Car stereos have the best sound and features we have ever seen. Scant decades ago, cars came with single speaker AM radios; today, we can play music from phones, pods, satellites, and thumb drives, ignoring AM and FM entirely.
At the same time, we’ve lost a few things; many cars only use knobs for volume and changing stations, burying bass/treble, balance, and fade adjustments in touch-screens that you have to look at while you’re driving. Some stereos even get overwhelmed and stop responding to the controls entirely for a while. Others forget where they were and have to start over again every time.
Our user interface looks better than it used to, but does it work better? Here’s a typical 1974 standard radio…
There are five pushbutton presets; if you’re an avid radio listener today, you may have a switch on the steering wheel to go from favorite to favorite, but you also might not have a way to change stations by feel. Can you quickly switch the bass or treble? Do you even, (gasp!) have pushbuttons for the volume control? Everyone had knobs in 1974! — at least, everyone with a radio, even the lowest of the aftermarket brands.
I won’t put my 1974 car’s sound quality alongside any modern car, but for easy usability while driving, it fired on all cylinders.
Back in the 1990s, I drove a car which remembered different equalizers for each band and could remember settings by station, too. That’s handy for dropping the bass way down and boosting the treble on talk radio, to make it easier to listen to — especially on NPR, which I suspect boosts their vocal bass. I don’t think that’s too much to ask today?
Some people may have noticed that Apple has had roughly a 12% market share in the US for a while now (based on car-show laptops, it’s more like 70% among auto writers). Apple sold around 19 million computers in 2016, so there are a few Mac users out there. Why, then, does nobody (in my experience) make a car stereo that can handle those invisible files that Apple drops all over your USB drive? I’m talking about the search indices, resource forks, and “how you want to view this” files. Some car stereos spend a few seconds on each one, then move on; others just stall and die. None can handle Mac-formatted media, but that’s more understandable.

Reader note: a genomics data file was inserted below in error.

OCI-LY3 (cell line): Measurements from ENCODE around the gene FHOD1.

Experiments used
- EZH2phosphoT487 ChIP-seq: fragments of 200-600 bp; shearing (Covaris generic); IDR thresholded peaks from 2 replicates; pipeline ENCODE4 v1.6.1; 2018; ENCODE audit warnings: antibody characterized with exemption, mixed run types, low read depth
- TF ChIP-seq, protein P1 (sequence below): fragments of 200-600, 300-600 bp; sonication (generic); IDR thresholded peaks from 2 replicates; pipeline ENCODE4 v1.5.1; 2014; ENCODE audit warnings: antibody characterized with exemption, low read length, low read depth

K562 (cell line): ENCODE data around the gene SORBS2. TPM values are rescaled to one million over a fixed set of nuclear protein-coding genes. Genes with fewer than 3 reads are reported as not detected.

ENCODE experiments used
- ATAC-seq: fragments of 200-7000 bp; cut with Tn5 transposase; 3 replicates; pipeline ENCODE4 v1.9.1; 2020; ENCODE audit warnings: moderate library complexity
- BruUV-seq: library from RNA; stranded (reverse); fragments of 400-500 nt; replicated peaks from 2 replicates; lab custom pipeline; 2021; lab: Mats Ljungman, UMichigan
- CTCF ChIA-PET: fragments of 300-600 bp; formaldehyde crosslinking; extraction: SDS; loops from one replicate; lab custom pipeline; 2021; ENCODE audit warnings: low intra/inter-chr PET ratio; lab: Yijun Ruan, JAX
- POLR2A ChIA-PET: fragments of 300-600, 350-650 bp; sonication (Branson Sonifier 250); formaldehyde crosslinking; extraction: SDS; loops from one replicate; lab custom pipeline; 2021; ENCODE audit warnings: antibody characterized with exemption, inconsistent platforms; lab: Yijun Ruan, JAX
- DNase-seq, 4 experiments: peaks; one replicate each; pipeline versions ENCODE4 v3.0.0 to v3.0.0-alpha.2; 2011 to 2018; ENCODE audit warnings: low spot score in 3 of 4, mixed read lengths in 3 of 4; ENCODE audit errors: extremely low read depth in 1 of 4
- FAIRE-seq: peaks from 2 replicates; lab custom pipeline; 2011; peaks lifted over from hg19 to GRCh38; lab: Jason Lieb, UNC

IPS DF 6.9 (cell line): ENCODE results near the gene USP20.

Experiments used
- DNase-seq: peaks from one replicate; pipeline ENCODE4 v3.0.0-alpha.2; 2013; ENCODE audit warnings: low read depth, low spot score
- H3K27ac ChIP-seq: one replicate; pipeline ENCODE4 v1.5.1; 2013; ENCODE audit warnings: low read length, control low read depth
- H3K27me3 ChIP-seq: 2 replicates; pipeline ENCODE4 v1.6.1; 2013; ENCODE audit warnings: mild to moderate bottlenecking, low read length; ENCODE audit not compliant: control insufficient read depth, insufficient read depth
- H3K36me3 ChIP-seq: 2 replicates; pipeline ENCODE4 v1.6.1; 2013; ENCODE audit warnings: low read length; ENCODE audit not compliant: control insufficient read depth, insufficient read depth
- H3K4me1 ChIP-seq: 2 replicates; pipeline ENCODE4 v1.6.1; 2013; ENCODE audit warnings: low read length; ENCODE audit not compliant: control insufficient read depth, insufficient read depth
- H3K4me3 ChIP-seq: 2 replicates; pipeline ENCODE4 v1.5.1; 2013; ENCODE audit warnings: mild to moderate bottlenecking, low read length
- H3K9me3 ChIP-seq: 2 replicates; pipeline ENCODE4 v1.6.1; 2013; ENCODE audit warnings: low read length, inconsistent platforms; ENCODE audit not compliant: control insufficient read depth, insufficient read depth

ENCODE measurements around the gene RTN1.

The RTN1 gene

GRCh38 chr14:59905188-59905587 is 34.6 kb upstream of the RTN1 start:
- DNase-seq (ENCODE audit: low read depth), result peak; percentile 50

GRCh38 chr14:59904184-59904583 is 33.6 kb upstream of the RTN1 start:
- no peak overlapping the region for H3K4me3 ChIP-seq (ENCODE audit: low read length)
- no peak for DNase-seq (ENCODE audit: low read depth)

Come on, guys… telling the system to ignore a small number of files isn’t that hard. Step up your game.
Likewise, learn how to handle large USB drives. My 2013 Dodge can deal with a 32GB drive; I’ve driven 2018s that stalled to nothing on half that. We live in 2018, 64GB should be the minimum. Processors are fast and memory is cheap.
Then there are the edge cases, like audiobooks — it seems that few cars know how to handle them. Apple’s AirPlay can apparently deal with audiobooks when plugged in, but not on BlueTooth (or is it the other way around?). Is it really that hard to remember where you parked a track?
Some cars do a fine job of remembering where you left off (cheers to Chrysler, Dodge, Jeep, and Ram, at least the ones with “big” UConnects), others forget each time, others seem to be random.
And what’s with this thing where you end an album and go back to the beginning, by default, with no way to change the setting? I’m looking at you, Toyota!
Years ago, I drove a Lincoln with a fine spatial imaging system which could optimize the sound more (make fewer compromises) for one or two passengers, or do the usual good-for-everyone setup. I haven’t seen one of those in a long time.
Finally, I think it’s time we give up on the integrated car stereo entirely. They are hard to build to “ten years without breakdowns” specs, and a relic of earlier times. Publishing a specific acceptable form factor and APIs would be the best way to move forward, industry-wide; by all means, firewall the feeds, but standardize the I/O and let the aftermarket deal with the screens and user interfaces. Put a dock into each car, let Apple or the Android crowd supply the hardware, and be done with it!
The author of Mopar Minivans, David Zatz has been writing about cars and trucks since the early 1990s; he also writes on organizational development and business at toolpack.info and covers Mac statistics software at macstats.org.
David has been quoted by the New York Times, the Daily Telegraph, the Detroit News, and USA Today. You can reach him by using our contact form (preferred) or by calling (313) 766-2304.